I believe that, at one point, it was discovered that forensic evidence in fires, in general, was being wrongly interpreted to indicate arson. It was incumbant upon the governor to examine all of the evidence and make a decision based on justice, not prejudiced views. The witholding of forensic evidence, favoritism toward the inmate giving false “evidence”, and the actions by the prosecutor to tamper with the review process by removing decision makers from the review panel to skew the outcome in the prosecutor’s favor, were factors evidently not condidered by Perry. Instead, it appears that he simply rubber stamped the prosecutor’s decision. Besides the failure ti give due diligence in a death penalty case, it calls into question the closeness of Perry’s relationship with the prosecutor. The latter does not appear to have been scrutinized by anyone regarding this case, and, perhaps, others.

  40. eaglesfanintn

    April 15, 2015 at 7:39 pm

    Rick Perry on the death penalty:
    No, sir. I’ve never struggled with that at all. The state of Texas has a very thoughtful, a very clear process in place of which — when someone commits the most heinous of crimes against our citizens, they get a fair hearing, they go through an appellate process, they go up to the Supreme Court of the United States, if that’s required.

    So much for a clear process and a fair hearing.

  41. Jeepsrule98

    May 7, 2015 at 11:59 pm

    Last year alone, 115 people were exonerated for crimes they did not commit. That is one person every 3 days released from prison. We are in need of a better justice system. Maybe a different justice system, because the one we have is not working.

  42. Jeepsrule98

    May 8, 2015 at 12:01 am

    Sorry it was 125 not 115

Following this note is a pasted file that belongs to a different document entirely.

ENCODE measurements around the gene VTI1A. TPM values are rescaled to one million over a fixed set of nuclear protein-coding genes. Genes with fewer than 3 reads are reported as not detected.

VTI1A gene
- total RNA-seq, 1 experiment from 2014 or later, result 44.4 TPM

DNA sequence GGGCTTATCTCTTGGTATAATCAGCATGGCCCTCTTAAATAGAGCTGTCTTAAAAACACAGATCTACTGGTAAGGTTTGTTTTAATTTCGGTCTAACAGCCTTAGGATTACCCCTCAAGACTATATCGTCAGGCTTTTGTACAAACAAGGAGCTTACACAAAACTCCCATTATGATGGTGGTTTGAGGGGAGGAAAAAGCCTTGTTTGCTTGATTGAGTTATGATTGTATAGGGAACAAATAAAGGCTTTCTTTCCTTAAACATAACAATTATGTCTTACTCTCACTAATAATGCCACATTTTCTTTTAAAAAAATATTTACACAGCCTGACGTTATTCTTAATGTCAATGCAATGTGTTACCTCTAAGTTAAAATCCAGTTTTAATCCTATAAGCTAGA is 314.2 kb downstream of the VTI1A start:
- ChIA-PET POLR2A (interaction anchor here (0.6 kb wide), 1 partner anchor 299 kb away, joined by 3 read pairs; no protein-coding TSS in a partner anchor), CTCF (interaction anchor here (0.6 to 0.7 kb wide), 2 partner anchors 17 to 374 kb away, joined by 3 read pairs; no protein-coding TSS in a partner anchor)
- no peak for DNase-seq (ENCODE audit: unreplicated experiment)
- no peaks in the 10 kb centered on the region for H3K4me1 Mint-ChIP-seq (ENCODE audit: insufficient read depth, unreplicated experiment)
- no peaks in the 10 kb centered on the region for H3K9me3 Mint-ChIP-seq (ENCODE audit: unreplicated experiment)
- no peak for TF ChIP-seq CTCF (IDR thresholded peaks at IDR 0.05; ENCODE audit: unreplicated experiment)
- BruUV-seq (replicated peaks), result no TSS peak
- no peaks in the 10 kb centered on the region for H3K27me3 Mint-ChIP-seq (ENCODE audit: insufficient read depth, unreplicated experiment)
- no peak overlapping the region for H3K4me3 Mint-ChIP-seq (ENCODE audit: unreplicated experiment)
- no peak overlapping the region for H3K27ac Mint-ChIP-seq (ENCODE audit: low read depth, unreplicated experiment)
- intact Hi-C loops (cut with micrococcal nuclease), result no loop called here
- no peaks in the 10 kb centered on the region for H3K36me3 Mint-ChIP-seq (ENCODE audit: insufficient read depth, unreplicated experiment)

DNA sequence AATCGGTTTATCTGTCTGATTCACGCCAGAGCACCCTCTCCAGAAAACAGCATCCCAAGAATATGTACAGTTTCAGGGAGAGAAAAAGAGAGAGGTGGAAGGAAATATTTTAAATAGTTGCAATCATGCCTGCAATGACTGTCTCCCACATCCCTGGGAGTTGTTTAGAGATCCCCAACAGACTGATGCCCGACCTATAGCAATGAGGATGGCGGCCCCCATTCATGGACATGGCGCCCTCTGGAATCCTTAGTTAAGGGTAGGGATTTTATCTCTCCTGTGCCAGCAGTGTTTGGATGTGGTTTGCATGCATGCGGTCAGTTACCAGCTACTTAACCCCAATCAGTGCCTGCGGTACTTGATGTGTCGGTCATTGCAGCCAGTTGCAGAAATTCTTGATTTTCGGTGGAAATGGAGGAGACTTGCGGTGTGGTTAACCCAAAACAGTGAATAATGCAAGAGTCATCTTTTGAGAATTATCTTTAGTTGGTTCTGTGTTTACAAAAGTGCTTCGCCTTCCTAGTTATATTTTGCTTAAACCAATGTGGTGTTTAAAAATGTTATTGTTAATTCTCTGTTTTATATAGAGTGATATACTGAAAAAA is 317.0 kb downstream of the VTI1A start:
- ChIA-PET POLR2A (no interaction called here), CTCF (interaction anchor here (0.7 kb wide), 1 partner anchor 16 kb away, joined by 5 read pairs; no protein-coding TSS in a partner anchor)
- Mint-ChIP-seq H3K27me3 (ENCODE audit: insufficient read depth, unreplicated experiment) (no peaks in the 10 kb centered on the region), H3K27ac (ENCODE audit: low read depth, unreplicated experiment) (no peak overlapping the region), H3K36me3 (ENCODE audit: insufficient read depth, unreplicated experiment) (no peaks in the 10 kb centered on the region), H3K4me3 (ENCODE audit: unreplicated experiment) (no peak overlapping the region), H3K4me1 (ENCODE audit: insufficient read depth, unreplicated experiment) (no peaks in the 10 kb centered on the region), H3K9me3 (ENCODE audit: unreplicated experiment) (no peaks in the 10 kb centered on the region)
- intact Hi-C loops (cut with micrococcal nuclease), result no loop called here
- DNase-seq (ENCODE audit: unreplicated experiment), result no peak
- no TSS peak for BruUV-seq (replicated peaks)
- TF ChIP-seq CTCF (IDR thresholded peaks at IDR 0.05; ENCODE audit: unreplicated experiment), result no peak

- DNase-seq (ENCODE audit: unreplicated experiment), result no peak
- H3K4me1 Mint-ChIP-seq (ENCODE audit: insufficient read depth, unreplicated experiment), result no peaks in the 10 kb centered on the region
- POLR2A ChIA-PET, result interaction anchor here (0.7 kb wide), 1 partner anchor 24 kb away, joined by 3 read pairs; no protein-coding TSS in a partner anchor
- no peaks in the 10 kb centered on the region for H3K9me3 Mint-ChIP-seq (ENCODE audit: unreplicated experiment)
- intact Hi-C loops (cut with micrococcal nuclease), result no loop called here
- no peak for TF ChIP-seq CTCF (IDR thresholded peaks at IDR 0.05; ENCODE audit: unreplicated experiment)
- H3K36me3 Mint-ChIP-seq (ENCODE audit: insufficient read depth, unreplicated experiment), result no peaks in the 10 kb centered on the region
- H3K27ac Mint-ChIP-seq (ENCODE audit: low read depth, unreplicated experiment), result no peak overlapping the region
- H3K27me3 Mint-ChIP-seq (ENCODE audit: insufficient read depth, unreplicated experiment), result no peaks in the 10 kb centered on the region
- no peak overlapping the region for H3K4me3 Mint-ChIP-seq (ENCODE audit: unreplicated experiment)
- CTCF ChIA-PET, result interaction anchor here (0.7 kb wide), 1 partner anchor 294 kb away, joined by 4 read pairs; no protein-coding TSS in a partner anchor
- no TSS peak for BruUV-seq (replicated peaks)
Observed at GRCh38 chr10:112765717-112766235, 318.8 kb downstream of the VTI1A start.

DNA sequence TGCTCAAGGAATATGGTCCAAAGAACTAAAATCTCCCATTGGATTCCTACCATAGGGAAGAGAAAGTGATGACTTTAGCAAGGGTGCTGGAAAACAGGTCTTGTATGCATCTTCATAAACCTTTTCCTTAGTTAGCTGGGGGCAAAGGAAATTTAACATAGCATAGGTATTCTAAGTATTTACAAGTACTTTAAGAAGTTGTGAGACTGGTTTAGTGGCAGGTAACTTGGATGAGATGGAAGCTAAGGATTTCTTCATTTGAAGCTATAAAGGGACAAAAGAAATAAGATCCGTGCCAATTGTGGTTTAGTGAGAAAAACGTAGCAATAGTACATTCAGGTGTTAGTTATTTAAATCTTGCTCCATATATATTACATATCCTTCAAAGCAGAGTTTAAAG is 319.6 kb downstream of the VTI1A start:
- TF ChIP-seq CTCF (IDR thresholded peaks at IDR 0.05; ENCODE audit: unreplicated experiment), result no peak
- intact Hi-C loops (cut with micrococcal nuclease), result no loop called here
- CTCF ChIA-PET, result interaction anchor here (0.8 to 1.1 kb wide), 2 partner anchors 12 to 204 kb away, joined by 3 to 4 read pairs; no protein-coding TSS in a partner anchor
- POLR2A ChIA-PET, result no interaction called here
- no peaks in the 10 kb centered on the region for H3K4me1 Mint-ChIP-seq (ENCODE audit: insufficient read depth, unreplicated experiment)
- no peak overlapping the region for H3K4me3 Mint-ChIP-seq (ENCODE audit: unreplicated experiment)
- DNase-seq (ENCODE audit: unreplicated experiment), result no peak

43. William Lanteigne

    May 8, 2015 at 1:34 am

    Jackson should be charged with murder, and Perry charged as an accomplice. Maybe it will have to wait until Texas has another Democratic governor and AG.

  44. loganbacon

    May 8, 2015 at 2:03 am

    These guys get absolute immunity under the law. It out to be no more than qualified immunity, which can be overcome.

  45. guitarken

    May 8, 2015 at 5:08 am

    Thank you – best comment yet.

  46. JP Cantrell

    May 8, 2015 at 8:09 am

    This just sickens my heart….While I myself do not like Mr Perry…I disagree with the accusation of responsibility and I wonder if he even knew the details of the case. If he had knowledge of the recanted testimony and failed to investigate it more thoroughly, then he failed as the Governor in his duties and should be ashamed of his INACTION to give a stay to prevent this poor man’s execution.
    The Prosecutor should be charged with murder for withholding such vital information.
    Prosecutors should NEVER be in the business of collecting WINS….but seeing that JUSTICE IS SERVED. It certainly appears that JUSTICE was nowhere to be found in this reprehensible case.

  47. doug wert

    May 8, 2015 at 8:24 am